Every day, in and out of school, middle schoolers are exploring who they are in the world. As youth workers, we can help them shape their story. Every concern, problem or “drama” that middle schoolers share with us can be an entry point to helping them form their identity. How do they see themselves in their own story? Victim? Hero? Supernatural Aid/Mentor?
I have been working in the past decade to help staff and young people create spaces that promote identity exploration through blogging, social media, art and other story forms. By creating these spaces, middle schoolers can tell us who they are and who they want to be. This helps us to build engaging programs that support their dreams and provide a platform for their voice. We also know that if we can get young people to share stories about themselves, we can open them up to many new experiences.
I’ve put together some articles/resources I have found useful in training staff and educating myself on how to build storytelling into programming and staff development. Choose your own adventure:
With your morning coffee or tea: These resource breaks down how to do a storytelling project with young people. I highly suggest trying it out with your staff. What is the story the adults in the building are telling young people about who you are and what you do?
On that lunch break you never take: I can’t get enough of the Hero’s Journey. This is still the best video I have found to explain Joseph Campbell’s brilliant theory. I’ve used this in staff trainings and with young people. Who doesn’t like a good cartoon?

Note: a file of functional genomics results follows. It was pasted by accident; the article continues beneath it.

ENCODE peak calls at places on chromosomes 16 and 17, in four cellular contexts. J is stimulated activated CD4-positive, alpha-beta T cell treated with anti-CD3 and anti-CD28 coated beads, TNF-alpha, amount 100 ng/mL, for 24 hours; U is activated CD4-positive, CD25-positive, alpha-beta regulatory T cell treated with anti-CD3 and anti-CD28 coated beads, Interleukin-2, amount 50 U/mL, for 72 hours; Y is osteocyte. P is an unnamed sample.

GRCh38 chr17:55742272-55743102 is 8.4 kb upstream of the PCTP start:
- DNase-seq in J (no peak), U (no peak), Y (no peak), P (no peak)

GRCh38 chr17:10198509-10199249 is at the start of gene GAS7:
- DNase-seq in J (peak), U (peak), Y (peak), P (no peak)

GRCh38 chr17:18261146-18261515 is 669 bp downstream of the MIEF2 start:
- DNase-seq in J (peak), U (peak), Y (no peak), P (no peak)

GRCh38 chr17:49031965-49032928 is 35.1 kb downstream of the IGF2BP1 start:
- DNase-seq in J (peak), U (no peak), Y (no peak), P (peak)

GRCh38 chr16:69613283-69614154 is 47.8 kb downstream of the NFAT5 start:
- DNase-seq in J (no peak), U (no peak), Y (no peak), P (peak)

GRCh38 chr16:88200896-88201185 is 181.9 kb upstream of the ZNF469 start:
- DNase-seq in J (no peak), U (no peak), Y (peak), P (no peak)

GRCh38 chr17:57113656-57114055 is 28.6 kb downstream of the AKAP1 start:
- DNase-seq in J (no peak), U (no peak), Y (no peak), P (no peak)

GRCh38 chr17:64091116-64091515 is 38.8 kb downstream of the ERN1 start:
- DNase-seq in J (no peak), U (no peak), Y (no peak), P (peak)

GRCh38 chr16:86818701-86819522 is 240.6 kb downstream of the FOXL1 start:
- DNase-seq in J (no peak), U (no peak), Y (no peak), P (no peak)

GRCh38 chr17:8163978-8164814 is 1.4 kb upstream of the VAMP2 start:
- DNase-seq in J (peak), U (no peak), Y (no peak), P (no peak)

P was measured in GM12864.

When the red line breaks down or after a Netflix binge when you need to recover your brain power: This one I read every three months just to remind me of the power of storyelling. It’s wordy, long, and theoretical. Perfect, if you ask me.
And another one for fun:I haven’t tried this out yet, but I signed up for the online seminar on February 5th. Join me! Maybe we can all do it together somewhere!
Melinda running a storytelling workshop with youth workers at Agenda for Children Out-of-School Time Symposium in November 2017.
Melinda Barbosa is a trainer, facilitator and youth worker who believes in a program culture that encourages youth-owned ideas and projects supported by staff members trained to nurture growth and who encourage youth to imagine inconceivable possibilities for themselves. Melinda regularly presents her work in positive youth development, behavior management strategies and professional development of staff at local and national conferences.